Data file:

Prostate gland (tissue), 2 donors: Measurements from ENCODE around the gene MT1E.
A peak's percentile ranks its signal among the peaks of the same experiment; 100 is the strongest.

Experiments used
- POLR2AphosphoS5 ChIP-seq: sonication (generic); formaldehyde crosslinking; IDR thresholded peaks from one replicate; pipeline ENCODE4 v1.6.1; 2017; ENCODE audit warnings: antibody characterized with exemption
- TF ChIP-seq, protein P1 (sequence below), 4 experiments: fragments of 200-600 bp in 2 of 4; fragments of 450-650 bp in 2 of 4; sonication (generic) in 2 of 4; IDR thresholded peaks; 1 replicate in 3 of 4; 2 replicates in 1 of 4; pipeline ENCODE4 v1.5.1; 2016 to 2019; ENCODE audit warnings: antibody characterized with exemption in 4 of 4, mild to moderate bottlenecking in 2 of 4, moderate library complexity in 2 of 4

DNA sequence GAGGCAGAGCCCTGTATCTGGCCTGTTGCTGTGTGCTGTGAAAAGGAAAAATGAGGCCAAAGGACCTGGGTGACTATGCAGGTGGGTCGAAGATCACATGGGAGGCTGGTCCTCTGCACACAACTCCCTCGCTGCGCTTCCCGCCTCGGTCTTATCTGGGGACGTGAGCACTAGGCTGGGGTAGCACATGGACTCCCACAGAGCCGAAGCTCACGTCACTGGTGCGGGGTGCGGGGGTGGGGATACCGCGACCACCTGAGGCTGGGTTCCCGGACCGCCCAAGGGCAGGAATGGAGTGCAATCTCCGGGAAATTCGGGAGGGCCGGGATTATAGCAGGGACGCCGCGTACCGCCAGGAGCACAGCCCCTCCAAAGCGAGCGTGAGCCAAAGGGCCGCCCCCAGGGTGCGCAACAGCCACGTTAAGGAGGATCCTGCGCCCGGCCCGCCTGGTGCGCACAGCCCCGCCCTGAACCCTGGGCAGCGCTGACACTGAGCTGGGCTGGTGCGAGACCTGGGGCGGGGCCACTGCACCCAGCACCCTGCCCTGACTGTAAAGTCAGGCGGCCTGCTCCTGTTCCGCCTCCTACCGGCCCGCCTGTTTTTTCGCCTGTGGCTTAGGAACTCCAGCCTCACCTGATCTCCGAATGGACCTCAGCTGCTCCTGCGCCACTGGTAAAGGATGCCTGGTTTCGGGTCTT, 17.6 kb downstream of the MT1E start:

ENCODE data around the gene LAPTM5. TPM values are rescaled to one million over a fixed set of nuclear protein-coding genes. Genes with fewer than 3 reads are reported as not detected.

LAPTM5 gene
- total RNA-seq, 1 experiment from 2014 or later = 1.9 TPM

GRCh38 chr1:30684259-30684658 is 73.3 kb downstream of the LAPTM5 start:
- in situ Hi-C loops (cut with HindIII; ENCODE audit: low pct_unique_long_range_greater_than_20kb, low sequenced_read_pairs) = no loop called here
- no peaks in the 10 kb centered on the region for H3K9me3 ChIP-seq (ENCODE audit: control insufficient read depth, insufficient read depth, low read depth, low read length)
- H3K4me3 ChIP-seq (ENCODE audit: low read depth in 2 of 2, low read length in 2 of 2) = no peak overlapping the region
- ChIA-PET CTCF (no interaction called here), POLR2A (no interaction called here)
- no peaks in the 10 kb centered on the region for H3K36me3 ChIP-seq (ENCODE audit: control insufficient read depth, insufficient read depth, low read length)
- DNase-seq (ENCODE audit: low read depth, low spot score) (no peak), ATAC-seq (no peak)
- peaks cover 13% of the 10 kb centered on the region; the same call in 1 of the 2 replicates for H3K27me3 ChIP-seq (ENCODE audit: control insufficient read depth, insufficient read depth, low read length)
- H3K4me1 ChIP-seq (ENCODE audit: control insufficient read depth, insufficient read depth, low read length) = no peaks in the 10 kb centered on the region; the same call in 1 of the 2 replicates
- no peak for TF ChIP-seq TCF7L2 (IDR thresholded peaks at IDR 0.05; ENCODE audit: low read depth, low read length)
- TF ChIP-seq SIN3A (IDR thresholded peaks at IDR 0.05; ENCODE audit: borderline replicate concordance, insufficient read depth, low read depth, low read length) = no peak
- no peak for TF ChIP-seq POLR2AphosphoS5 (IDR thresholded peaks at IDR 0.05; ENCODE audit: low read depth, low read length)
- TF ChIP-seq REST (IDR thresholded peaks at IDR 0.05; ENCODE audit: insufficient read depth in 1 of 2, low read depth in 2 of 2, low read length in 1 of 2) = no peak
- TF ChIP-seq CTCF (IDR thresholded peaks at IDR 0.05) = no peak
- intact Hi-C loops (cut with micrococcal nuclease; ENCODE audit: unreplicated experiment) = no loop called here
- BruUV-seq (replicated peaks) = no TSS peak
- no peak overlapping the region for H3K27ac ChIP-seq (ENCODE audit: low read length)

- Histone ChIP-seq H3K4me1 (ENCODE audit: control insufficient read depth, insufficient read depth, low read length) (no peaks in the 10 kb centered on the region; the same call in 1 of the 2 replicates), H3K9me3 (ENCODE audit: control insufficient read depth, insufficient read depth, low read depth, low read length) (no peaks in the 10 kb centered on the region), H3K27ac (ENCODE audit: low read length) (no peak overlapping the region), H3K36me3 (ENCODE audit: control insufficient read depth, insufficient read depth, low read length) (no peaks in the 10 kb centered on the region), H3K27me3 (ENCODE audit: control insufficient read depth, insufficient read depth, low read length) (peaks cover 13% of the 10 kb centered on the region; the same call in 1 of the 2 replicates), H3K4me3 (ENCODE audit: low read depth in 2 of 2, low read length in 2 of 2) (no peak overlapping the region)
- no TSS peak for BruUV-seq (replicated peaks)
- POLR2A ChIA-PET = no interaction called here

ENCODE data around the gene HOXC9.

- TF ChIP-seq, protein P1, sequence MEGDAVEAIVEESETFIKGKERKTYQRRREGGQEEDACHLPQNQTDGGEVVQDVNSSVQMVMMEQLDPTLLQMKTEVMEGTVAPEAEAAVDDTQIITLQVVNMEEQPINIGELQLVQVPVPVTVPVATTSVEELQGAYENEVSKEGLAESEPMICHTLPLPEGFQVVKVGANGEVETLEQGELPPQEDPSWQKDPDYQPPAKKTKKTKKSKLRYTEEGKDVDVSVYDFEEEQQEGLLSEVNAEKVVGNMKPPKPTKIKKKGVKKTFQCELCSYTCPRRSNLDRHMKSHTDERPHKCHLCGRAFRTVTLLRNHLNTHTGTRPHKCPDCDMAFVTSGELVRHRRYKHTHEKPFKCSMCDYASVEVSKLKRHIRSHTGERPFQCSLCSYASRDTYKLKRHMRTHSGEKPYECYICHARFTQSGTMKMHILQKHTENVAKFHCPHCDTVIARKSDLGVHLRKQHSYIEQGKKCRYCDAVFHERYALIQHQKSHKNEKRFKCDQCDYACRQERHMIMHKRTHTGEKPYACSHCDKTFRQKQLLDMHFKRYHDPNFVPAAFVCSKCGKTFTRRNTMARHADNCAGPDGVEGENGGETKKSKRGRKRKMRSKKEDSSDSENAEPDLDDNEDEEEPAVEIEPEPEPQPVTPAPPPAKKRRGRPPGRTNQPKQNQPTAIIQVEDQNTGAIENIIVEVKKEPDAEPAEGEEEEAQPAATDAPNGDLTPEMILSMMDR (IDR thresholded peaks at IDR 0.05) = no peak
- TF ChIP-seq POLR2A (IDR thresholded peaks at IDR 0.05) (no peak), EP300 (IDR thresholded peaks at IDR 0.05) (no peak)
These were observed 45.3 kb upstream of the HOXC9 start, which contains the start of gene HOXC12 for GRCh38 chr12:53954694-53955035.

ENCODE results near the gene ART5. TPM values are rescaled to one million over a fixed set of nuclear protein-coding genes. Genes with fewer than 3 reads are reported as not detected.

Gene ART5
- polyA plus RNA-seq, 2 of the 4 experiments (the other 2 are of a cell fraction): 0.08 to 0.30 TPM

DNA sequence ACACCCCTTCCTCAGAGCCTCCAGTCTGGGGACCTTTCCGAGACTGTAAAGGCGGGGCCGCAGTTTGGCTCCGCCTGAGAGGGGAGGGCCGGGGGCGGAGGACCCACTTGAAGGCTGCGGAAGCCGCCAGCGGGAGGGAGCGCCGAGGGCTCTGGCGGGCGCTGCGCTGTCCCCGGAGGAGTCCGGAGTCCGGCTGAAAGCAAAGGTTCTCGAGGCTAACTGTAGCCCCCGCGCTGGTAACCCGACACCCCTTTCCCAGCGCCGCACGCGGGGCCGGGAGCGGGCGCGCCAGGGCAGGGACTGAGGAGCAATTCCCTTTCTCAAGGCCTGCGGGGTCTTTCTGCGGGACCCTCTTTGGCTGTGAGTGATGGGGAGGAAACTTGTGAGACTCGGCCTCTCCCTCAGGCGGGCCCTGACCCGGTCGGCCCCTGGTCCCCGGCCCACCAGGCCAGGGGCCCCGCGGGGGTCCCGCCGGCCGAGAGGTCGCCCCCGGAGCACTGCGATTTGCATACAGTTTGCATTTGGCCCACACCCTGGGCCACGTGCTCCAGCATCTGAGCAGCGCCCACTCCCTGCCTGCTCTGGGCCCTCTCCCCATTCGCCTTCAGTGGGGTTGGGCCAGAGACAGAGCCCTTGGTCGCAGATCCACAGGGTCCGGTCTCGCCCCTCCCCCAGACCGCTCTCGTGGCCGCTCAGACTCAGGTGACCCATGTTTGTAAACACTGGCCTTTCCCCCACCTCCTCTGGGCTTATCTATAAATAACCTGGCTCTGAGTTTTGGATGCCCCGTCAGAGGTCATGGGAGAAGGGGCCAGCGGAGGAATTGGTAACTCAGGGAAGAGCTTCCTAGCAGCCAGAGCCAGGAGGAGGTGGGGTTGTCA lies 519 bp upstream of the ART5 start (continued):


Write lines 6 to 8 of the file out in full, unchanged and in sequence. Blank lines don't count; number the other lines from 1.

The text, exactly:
DNA sequence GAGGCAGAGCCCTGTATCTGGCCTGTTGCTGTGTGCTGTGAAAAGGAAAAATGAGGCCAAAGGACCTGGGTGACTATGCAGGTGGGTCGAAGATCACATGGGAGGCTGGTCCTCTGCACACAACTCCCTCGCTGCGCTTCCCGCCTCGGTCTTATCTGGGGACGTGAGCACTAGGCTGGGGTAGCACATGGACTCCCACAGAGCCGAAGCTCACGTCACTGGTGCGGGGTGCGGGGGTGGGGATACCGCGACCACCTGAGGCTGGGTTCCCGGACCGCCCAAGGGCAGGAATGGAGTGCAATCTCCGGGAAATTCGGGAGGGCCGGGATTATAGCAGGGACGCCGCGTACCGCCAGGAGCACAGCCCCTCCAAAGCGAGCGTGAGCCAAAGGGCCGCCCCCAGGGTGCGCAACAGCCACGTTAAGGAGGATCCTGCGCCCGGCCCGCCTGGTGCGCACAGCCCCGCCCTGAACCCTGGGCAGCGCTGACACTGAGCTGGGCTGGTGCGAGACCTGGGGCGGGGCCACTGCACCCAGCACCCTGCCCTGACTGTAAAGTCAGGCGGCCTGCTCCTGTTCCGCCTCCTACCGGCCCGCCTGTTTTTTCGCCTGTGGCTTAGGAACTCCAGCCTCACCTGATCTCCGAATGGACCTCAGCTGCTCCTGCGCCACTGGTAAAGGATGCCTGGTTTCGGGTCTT, 17.6 kb downstream of the MT1E start:

ENCODE data around the gene LAPTM5. TPM values are rescaled to one million over a fixed set of nuclear protein-coding genes. Genes with fewer than 3 reads are reported as not detected.

LAPTM5 gene